I don't feel close to the policies of the Committee of Union and Progress, yet I cannot willingly accept incriminating them with intentionally committing genocide and having them wiped out of our history like a rotten tooth. Especially after coming to learn that an intellectual like Sait Halim Pasha (he was martyred by gangs) whom I admire was on the same side as them. Despite having many objections, my hesitation increased. If I were a grown up in the 1915s, part of me would be at the East Front in Çanakkale, which we shouldered with all our might after the Balkan Defeat, and the other part would be thinking about what could be done to prevent a civil war in the face of the Armenian Revolt that broke out in Van. Yet, I could not approve the deportation decision in a heartbeat. My state would be most similar to that of the Ottoman civil servants who were greatly perturbed about carrying out the deportation decision.
When we view every moment of the incidents that took place in 1915-1918, our inner world becomes topsy turvy, and if we had to give a name, we would make do by calling it a “tragedy.” It is true, the deportation decision seems neither rational nor conscionable, but we need to take into account that we think this way because we are looking at the incidents from the comfort of today. War contains great chaos, a fight for life or death, the ruthless attack of contagious diseases, especially malaria, and horrific views of one's mind and conscience, body and spirit are scattered out everywhere. Regardless of how much hatred you feel toward the Committee of Union and Progress, once you slightly free your views from phantoms and look at the facts with an effort to be objective, you will see that the deportation decision was not reached easily, that government forces were not endeavoring for the holocaust of the migrant convoys within the scope of a certain deliberate plan. The rational and conscientious cannot ignore the activities of Armenian gangs prior to the deportation decision, especially their revenge murders against Muslims in 1918.
And yet, nevertheless, what is the reason for the zealotry that became more intense after 1980, for the wide spreading of an understanding that sees the Turks one and the same as the Nazis who mercilessly, intentionally planned and carried out the Holocaust? The answer is in the way the Western Christian psychology works… With the “Jewish Holocaust”, the entire Western Christian conscience, and particularly the German society, was taken over by a serious feeling of guilt. They were already very inclined towards feeling guilt for failing to save Jesus from the Jews, the Inquisition atrocity and the bloodiest sectarian wars of history. The guilty feeling of the Christian conscience was further boosted with thousands of broadcasts, movies, etc. against the Holocaust, filling the consciences of generations that had nothing to do with these incidents. The Christian conscience filled with guilt would find the chance to escape the heavy burden of history only if it could find a victim from among its own kind. The influence of the guilty conscience of the “Holocaust” has a great role in why they cherished the Armenians for whom they opened missionary schools on Ottoman lands to teach them the true (!) Christianity, which they belittled for centuries, and held onto a setup as childish as “we really don't do such thing, but we learned it from the Turks.”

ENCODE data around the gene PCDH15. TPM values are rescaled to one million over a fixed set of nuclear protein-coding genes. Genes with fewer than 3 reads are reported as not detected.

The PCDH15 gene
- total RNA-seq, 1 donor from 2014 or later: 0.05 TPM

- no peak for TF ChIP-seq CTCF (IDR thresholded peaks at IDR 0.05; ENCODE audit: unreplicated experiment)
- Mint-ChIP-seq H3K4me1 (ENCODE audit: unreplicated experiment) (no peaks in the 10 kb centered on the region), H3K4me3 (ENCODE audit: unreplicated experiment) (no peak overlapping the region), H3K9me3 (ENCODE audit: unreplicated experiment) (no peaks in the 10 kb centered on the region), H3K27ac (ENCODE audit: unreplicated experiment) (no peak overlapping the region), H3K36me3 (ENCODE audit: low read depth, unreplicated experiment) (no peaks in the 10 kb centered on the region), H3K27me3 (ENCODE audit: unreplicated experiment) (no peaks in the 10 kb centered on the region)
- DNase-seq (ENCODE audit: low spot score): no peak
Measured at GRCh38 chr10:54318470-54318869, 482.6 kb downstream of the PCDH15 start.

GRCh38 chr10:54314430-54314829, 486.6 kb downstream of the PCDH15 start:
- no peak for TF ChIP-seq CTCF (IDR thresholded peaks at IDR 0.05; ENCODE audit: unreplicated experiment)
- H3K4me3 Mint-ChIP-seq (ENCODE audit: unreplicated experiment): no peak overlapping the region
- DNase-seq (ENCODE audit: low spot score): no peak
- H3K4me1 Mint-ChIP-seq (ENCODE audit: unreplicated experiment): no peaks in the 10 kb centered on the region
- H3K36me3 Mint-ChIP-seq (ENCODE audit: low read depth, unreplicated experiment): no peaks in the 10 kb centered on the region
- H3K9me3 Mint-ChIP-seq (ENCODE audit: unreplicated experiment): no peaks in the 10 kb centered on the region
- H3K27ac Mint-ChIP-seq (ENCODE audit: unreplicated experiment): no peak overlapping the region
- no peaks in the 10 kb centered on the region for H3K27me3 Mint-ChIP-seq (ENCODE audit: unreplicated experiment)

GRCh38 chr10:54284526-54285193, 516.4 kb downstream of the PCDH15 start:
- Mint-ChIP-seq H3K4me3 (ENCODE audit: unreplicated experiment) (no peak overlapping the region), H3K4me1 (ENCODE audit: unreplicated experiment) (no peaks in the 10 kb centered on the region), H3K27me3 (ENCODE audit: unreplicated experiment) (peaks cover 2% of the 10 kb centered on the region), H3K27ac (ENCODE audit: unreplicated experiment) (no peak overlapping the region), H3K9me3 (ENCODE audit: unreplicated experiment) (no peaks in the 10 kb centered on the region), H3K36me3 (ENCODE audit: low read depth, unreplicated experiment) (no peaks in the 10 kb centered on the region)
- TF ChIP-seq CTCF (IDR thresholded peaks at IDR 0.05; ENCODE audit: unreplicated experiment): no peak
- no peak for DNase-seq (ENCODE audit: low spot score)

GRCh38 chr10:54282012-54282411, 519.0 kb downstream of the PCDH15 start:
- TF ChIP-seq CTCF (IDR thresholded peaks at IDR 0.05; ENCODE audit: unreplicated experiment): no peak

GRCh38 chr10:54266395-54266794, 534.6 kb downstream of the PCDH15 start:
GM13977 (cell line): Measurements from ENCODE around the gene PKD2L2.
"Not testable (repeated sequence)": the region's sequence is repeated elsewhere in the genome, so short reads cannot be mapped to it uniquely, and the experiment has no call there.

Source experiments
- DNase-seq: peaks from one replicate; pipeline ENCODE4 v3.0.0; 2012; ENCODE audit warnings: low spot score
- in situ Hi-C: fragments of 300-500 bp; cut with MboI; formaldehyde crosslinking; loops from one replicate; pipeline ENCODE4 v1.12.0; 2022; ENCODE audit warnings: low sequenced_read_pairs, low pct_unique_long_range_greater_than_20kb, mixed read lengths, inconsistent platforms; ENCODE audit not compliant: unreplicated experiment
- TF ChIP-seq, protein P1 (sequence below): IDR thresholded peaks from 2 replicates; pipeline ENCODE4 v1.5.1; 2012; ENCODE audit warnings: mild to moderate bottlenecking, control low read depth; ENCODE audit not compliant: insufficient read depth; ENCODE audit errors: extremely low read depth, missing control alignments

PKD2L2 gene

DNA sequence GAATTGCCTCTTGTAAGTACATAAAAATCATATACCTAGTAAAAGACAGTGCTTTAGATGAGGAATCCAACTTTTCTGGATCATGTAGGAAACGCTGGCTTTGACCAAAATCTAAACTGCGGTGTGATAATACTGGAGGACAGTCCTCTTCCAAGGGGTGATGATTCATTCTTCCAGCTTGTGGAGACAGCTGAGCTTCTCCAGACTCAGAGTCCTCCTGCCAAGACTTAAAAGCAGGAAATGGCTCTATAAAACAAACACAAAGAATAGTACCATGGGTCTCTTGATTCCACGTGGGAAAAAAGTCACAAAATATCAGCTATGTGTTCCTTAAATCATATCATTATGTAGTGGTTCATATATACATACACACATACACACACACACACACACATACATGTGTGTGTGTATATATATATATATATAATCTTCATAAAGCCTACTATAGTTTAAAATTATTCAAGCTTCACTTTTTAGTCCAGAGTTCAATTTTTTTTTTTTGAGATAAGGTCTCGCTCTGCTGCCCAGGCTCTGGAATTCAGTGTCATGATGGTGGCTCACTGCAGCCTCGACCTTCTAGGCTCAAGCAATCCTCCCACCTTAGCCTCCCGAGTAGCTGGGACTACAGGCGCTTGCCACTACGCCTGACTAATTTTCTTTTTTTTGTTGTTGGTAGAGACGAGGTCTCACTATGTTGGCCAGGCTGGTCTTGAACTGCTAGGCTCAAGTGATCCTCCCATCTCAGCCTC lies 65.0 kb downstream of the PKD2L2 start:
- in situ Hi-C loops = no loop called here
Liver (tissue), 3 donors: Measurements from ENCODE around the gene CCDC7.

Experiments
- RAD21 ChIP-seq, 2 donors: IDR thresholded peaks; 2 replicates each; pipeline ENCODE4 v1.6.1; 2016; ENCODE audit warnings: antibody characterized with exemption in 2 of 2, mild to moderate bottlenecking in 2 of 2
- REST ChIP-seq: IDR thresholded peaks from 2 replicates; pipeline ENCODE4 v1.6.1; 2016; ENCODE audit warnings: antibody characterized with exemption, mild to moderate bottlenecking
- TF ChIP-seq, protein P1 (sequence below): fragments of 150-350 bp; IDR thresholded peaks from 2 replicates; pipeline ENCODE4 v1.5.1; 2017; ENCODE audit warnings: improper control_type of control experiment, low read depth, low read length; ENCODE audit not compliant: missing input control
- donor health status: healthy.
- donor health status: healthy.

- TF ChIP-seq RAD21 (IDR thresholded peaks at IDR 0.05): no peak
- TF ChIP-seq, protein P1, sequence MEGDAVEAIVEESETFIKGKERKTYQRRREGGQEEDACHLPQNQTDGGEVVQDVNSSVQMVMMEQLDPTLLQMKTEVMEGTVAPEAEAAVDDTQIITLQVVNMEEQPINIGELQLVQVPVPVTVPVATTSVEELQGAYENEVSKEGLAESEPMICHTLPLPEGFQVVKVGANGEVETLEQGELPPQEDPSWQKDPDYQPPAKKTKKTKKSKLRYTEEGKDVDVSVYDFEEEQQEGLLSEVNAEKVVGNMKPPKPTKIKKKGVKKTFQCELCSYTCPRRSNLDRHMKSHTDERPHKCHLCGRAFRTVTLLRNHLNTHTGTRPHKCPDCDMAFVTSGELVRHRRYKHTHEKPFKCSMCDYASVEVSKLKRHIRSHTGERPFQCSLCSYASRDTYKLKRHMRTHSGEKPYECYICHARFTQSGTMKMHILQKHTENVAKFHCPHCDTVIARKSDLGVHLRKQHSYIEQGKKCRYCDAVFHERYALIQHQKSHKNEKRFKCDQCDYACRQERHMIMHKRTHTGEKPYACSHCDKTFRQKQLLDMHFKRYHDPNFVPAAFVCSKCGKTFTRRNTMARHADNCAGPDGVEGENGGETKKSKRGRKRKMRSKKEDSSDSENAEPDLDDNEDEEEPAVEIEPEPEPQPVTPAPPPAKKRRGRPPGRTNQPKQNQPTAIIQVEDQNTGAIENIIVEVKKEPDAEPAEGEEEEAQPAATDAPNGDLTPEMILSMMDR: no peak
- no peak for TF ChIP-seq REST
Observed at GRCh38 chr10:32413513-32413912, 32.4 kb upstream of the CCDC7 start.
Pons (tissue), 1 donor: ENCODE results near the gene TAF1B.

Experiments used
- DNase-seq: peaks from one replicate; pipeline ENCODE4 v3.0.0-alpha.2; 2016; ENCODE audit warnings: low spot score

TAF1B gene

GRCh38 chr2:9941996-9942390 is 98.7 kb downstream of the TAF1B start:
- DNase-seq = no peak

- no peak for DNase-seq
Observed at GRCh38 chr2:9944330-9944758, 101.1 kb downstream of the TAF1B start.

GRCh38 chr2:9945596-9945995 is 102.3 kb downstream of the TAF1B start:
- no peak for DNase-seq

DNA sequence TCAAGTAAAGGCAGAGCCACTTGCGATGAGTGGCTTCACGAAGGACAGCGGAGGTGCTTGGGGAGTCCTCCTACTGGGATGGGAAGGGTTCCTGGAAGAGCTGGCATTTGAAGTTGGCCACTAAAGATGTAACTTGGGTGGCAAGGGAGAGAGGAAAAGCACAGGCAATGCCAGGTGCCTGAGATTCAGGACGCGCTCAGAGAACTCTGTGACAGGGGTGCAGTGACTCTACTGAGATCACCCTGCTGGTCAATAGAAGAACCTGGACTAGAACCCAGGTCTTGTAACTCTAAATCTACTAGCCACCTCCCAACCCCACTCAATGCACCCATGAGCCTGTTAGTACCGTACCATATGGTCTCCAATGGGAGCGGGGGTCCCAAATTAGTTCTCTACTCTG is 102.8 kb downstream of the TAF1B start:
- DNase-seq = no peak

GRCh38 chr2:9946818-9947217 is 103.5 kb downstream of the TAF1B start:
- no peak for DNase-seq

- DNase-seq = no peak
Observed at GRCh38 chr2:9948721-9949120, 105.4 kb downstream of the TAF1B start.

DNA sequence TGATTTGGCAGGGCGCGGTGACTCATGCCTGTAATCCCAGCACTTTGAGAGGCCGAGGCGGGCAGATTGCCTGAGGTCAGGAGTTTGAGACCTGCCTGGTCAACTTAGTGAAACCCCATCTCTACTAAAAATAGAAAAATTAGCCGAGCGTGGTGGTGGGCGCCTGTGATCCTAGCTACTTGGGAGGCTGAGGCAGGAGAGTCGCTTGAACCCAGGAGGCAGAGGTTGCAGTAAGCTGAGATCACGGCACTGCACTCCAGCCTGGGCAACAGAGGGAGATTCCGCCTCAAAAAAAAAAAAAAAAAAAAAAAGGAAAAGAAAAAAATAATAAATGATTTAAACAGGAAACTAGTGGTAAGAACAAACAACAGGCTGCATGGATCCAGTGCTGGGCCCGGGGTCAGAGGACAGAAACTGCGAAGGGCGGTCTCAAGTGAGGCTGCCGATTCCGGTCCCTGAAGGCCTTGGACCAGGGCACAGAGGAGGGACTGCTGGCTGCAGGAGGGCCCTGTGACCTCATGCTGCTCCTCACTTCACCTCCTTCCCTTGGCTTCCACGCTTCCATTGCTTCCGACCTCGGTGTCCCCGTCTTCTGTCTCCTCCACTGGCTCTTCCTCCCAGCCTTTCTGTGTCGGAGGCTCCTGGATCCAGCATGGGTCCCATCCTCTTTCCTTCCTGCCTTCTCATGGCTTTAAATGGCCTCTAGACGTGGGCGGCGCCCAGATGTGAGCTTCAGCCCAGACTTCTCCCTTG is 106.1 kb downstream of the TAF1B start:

The guilty conscience we mentioned and the new theopolitics have an influence on the Vatican's suddenly increased interest in its Eastern Christians and its voicing of the “first genocide of the century” talk. Catholicism which is constantly regressing and losing power against atheism, secularism and “new age” beliefs, is trying to make room for itself.
One other reason why there is an effort to unjustly identify Turks with the Nazis, is directly in relation to the psychology of the Armenian diaspora. Because they are having a serious identity crisis. The majority of them lost their ethnic identity characteristics in the countries to which they migrated, and abandoned Gregorianism, which was the national denomination of the Hayk tribe. They know there are Armenians living in Turkey and that they have better means than themselves in terms of their Armenian identity. They see that there is a country called “Armenia,” but they are well aware that they will never be able to go and settle in this poor country or the Anatolian soils they call their homeland. The thing they know best about their history is what they have heard about the things done to them by Turks. As the painful memories of the 1915 deportation move away from the date of the incident, they mix with the endlessness of the imaginary world, increasing in folds in every new generation. And since there is no “symbol of victory” that could be the foundation of building common memories and identities, they hold on firmly to the memories of the trauma and create an identity cover from the sorrows. “Enmity of Turks” is the building stone of their individual identities in their early childhood years, as they are being raised. In fact, it's a building stone that acts like a reservoir into which all the negativities regarding them is dumped…
Us Turks and Armenians, who are by history and geography destined to be neighbors, have seen what tension and hostility policies are, and that no result can ever come from this for future generations other than new enmities. It is now time to turn to dialogue, peace and friendship. As Davutoğlu said: “As descendants of two ancient peoples who a hundred years ago shared the same destiny whether in joy or in sorrow, our common responsibility and calling today is to heal century-old wounds and re-establish our human ties once again.”